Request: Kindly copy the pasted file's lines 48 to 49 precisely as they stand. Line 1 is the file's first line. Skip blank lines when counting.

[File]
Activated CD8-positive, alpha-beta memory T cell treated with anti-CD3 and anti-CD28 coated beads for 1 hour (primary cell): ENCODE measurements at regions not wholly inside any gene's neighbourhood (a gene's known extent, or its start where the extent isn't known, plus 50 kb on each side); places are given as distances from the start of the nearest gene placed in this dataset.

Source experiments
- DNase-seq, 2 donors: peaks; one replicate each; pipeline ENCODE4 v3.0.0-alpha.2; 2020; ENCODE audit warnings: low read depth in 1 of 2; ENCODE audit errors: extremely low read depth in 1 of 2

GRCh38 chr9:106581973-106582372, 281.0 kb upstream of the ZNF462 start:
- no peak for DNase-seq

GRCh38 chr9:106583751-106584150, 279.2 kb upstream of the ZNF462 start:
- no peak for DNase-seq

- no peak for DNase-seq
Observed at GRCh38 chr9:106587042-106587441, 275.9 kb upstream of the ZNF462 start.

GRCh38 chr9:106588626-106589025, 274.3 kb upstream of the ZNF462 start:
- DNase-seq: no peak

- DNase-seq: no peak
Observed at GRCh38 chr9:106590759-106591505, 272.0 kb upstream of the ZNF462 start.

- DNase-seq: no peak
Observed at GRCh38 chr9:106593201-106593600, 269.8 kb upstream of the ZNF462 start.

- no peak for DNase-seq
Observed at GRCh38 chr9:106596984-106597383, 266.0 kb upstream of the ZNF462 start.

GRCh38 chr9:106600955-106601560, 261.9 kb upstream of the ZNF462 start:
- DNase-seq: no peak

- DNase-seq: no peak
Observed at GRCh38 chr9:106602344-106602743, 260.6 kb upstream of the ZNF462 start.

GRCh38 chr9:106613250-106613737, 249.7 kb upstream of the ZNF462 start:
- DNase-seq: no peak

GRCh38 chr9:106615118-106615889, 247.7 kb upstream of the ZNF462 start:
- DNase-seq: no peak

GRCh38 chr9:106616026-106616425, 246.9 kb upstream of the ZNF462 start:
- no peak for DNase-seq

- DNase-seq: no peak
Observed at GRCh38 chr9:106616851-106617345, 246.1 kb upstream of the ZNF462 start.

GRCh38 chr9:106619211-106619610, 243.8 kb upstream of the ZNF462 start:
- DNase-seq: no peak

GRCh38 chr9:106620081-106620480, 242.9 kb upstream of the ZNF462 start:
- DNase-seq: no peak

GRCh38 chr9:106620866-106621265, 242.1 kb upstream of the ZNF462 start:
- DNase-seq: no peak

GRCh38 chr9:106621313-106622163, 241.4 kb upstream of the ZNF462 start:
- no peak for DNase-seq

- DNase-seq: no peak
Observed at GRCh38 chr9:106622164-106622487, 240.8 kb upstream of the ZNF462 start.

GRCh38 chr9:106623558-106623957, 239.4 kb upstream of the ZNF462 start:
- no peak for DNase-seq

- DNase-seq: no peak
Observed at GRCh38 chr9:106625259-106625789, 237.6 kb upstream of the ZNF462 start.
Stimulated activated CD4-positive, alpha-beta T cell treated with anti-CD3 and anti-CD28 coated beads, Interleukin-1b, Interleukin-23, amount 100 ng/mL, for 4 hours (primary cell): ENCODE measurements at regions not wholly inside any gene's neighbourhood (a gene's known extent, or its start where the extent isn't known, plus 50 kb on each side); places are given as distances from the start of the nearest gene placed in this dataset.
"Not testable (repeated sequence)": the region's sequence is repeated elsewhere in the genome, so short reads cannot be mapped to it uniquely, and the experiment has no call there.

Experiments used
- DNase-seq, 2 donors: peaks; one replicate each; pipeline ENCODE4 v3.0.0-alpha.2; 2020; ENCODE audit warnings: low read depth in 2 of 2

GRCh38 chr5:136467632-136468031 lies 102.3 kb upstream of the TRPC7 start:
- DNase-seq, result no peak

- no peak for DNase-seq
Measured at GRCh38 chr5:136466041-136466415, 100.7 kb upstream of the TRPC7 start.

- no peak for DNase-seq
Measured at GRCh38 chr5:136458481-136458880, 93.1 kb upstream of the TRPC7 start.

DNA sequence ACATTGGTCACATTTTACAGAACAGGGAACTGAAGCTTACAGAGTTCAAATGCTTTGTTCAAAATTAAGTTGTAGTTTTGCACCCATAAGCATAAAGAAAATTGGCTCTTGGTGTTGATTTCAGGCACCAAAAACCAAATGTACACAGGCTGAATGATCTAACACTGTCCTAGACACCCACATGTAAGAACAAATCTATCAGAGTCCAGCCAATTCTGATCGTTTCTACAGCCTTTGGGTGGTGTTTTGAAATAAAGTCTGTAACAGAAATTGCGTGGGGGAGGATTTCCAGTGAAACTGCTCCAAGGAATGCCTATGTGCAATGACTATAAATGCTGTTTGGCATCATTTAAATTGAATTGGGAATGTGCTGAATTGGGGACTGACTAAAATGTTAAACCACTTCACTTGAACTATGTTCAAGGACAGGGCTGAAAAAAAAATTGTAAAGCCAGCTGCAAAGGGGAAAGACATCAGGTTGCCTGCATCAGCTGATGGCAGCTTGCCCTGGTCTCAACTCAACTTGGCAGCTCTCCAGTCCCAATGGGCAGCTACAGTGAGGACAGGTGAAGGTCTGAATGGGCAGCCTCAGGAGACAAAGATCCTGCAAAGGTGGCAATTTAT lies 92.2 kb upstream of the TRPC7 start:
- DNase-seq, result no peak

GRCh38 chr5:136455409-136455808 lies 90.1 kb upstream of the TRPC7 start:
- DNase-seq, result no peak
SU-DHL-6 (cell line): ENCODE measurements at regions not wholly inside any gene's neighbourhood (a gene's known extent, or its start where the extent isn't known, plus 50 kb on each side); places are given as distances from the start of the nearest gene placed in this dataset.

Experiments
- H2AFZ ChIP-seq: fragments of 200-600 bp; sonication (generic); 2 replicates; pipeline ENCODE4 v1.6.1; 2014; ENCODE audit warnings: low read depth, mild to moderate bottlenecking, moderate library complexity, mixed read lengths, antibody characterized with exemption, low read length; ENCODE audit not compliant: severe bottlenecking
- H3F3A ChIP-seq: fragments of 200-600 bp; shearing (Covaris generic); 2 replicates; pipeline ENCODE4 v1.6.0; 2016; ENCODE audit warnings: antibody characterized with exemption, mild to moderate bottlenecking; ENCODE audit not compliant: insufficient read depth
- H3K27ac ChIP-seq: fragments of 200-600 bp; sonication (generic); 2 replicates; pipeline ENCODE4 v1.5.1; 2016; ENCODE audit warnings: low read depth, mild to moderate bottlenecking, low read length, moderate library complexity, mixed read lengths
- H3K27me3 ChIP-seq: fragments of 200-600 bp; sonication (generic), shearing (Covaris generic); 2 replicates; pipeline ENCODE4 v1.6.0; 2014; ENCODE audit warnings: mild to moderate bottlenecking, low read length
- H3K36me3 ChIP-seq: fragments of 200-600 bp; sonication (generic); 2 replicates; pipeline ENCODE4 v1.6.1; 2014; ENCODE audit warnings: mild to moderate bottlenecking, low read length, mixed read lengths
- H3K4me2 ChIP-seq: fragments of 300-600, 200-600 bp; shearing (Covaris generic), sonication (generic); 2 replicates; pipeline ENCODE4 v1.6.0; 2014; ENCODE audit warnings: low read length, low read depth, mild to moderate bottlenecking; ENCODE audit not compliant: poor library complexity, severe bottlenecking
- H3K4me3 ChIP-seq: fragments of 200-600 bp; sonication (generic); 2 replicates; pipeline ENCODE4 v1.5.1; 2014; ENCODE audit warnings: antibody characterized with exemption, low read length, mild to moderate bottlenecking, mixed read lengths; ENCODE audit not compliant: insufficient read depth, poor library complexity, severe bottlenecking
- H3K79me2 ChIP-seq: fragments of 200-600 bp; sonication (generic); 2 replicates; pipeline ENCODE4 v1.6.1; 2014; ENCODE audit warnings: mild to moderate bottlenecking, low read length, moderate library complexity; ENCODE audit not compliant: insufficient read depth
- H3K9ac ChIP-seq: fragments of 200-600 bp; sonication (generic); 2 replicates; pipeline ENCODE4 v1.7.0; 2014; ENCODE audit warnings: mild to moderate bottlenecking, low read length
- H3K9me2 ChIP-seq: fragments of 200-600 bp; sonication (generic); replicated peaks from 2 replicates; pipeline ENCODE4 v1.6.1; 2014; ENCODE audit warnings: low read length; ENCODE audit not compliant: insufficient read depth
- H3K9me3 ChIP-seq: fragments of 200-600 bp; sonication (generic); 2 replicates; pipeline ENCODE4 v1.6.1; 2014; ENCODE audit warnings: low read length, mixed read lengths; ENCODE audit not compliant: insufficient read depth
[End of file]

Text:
GRCh38 chr5:136467632-136468031 lies 102.3 kb upstream of the TRPC7 start:
- DNase-seq, result no peak